As a parent, your values guide your decisions every day. Chances are, though, you're probably not thinking about them very much. Most of us don't. But understanding our parenting values are actually key to our success as parents.
Our parenting values reflect who we are at our core. They’re what we stand for, what gives our life meaning. They offer a lens, a framework for looking at ourselves and the choices we make in our lives. And they are so essential to who we are that we are usually unaware of how they are guiding us.
What are Values?
If you were on a deserted island, your values are those things that would still be important to you. For example, I have a value around community and connection. It’s critically important to me. If I were deserted on an island, I would find a way to organize the fish, or the shells, or something – so that I would feel like I am a part of something larger than myself. Connection gives my life meaning. It is a deeply held value of mine. That's why I started ImpactParents, because I don't want ANY parents to feel that they are alone on this journey of raising complex kids. It's a core aspect of my parenting values.
Our values are different from beliefs, which change over time. As a young adult you might be a raging liberal, and as an older adult you might become a more fiscal conservative (or visa versa). Our beliefs shift and change as our understanding of the world changes.
Our values, on the other hand, are more of a constant in our lives. Their importance to us will shift over time – how we prioritize them would change after a near-death encounter, or with the birth of a new child – but their fundamental nature does not change.
Why is Understanding Values Important?
What’s so important about parenting values? They provide a critical foundation for decision-making. When you become clear on your key values as a parent, you can use them as your guide. They help you set priorities, and accept the natural give and take that comes with maneuvering life as an adult. Once you get a handle on your true values, it is a powerful tool for growth and change.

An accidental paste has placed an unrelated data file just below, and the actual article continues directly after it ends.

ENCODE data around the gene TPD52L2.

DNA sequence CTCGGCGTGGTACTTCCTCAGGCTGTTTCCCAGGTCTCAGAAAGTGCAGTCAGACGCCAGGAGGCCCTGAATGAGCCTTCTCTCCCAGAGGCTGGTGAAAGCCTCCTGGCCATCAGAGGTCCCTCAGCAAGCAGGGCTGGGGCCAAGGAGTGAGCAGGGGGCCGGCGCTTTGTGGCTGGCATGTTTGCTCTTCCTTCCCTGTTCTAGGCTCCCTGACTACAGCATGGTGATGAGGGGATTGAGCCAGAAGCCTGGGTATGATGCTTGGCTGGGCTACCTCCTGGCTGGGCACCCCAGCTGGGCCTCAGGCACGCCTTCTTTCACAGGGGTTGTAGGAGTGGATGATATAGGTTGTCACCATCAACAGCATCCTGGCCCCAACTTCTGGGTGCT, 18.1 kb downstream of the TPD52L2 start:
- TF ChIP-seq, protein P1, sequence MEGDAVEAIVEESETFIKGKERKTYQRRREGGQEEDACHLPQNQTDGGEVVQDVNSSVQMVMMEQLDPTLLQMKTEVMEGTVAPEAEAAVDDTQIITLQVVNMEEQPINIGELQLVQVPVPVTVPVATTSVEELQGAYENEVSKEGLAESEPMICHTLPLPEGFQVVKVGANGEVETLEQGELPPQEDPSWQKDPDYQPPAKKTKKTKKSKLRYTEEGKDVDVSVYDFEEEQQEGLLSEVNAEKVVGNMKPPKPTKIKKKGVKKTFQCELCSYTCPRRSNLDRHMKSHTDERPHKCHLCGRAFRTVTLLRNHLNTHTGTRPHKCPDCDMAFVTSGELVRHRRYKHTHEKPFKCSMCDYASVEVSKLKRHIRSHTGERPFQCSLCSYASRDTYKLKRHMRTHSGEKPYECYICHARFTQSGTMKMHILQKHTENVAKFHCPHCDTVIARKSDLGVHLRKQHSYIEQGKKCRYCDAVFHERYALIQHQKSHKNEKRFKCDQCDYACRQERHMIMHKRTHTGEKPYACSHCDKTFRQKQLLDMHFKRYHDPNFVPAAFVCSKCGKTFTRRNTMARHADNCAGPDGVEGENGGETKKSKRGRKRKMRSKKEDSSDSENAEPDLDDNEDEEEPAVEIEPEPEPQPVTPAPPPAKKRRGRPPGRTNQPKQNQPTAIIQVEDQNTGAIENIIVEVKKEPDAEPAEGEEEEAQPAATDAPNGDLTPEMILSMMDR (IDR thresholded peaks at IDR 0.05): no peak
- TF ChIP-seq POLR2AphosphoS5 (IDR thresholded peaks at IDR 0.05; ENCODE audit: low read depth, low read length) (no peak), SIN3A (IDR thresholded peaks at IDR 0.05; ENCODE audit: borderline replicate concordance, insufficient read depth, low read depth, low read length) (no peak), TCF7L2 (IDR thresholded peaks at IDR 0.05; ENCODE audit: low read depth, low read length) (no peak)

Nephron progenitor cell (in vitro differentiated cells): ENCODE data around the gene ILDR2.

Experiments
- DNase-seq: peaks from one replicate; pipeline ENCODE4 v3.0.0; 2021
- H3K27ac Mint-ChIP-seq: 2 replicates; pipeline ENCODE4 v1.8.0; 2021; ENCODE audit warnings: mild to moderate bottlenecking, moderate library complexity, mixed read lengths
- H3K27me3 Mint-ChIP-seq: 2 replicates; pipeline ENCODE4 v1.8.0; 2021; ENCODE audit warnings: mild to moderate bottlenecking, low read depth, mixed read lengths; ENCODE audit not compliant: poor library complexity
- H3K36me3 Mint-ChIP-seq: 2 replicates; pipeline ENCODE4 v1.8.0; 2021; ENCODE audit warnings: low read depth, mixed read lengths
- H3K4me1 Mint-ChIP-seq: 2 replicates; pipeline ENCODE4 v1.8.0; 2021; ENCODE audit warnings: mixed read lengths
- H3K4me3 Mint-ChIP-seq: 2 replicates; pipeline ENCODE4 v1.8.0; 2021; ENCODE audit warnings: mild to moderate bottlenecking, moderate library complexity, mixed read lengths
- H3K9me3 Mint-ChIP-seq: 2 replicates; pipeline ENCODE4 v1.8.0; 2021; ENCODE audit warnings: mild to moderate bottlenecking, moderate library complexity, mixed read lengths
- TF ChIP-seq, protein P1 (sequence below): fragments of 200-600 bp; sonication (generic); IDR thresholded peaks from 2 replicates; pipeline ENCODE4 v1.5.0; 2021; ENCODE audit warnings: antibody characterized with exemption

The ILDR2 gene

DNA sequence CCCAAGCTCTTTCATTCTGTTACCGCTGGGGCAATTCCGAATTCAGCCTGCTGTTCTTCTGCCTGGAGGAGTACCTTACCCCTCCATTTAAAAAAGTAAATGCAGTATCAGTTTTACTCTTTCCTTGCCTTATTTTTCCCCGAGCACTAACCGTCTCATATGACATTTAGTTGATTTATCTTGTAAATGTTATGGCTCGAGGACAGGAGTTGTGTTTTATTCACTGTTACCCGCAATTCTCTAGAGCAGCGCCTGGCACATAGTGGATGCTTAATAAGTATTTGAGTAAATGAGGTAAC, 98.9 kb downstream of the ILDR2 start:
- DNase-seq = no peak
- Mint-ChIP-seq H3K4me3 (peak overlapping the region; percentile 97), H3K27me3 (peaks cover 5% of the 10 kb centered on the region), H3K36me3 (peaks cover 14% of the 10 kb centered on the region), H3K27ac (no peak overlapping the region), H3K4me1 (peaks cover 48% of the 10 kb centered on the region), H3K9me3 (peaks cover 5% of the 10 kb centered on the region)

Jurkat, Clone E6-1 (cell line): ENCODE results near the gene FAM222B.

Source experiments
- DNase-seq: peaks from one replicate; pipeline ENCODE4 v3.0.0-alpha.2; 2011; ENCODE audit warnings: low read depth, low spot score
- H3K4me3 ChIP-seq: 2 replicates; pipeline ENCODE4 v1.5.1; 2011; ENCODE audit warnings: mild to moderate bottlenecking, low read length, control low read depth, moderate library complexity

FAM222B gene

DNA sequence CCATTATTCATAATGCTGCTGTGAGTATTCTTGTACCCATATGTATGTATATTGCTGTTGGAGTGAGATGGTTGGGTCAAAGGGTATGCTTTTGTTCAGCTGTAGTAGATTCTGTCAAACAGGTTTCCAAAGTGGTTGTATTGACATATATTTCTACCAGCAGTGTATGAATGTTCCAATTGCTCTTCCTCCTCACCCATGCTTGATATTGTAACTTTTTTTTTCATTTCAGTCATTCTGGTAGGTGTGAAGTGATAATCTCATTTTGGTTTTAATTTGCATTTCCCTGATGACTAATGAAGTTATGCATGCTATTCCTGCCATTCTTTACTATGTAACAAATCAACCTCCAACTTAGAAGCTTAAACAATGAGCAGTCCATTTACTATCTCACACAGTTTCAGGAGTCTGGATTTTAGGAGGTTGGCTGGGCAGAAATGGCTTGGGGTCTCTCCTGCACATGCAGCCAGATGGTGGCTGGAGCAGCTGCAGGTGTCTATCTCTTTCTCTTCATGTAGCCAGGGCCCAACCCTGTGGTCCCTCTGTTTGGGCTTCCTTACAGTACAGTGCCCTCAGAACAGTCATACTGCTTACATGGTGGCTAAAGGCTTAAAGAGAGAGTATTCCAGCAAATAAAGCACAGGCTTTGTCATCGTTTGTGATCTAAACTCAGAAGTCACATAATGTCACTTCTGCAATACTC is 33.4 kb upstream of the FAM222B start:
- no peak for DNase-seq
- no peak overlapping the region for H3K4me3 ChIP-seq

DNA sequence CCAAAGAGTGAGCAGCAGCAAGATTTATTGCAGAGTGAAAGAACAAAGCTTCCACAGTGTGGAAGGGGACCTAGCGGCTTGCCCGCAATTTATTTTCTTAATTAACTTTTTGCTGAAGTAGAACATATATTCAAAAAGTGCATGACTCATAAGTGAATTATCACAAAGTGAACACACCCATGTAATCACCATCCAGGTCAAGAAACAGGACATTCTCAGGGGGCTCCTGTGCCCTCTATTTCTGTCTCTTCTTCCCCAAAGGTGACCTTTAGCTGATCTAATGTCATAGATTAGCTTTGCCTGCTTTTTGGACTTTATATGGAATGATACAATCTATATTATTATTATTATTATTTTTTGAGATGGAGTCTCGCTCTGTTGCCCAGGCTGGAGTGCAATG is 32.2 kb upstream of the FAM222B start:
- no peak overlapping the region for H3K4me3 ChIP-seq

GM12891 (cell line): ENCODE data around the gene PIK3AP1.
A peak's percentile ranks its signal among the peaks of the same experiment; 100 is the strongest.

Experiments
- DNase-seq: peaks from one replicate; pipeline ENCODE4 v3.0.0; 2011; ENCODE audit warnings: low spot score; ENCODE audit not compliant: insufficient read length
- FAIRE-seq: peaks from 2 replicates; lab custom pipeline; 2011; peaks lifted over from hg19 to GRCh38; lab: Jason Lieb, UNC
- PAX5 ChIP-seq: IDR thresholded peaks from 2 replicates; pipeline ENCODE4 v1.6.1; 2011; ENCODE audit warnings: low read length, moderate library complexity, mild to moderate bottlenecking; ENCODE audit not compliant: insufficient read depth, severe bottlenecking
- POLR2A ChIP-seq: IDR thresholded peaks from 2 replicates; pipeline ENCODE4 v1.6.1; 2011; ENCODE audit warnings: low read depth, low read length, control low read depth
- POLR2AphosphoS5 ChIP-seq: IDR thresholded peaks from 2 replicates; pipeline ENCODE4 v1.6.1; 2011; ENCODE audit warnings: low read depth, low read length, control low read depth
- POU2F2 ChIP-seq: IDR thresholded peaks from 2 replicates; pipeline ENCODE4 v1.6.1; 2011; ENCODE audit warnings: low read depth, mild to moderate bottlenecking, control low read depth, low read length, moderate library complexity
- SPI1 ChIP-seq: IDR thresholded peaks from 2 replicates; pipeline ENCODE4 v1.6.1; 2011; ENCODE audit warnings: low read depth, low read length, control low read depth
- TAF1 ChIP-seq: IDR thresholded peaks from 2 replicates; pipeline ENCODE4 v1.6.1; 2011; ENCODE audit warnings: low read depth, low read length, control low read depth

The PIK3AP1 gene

All values are a bit complicated, though. Left to our own devices, we tend to “vote” on what we might “want” our values to be, instead of clarifying values and defining what they really are. Or we judge ourselves when we are disconnected from something we value highly. For example, we might decide that if we are overweight we must not really value health, when in fact recognizing a value around health that might actually help us lose weight.
We each have thousands of values, and so it helps to categorize them so that we can use them as an effective guide in decision-making. I do an exercise with my private coaching clients to help them clarify values and hone in on their top dozen or so – I call them "Lead Values."
Here are some important truths about all values, especially parenting values, that can help us understand how to use them in our daily lives:
- Values are always in conflict with each other.
If you think about it, we are always making choices between our values. For example, if you have a strong value around health, you may honor that regularly by getting to bed at a reasonable time every night. Great. But sometimes, if you also have a value around playful celebration, you may find yourself excited to go out for a party, or to a concert, knowing that you may not make the “healthiest” choices that night. Instead, you’re choosing to honor a different value.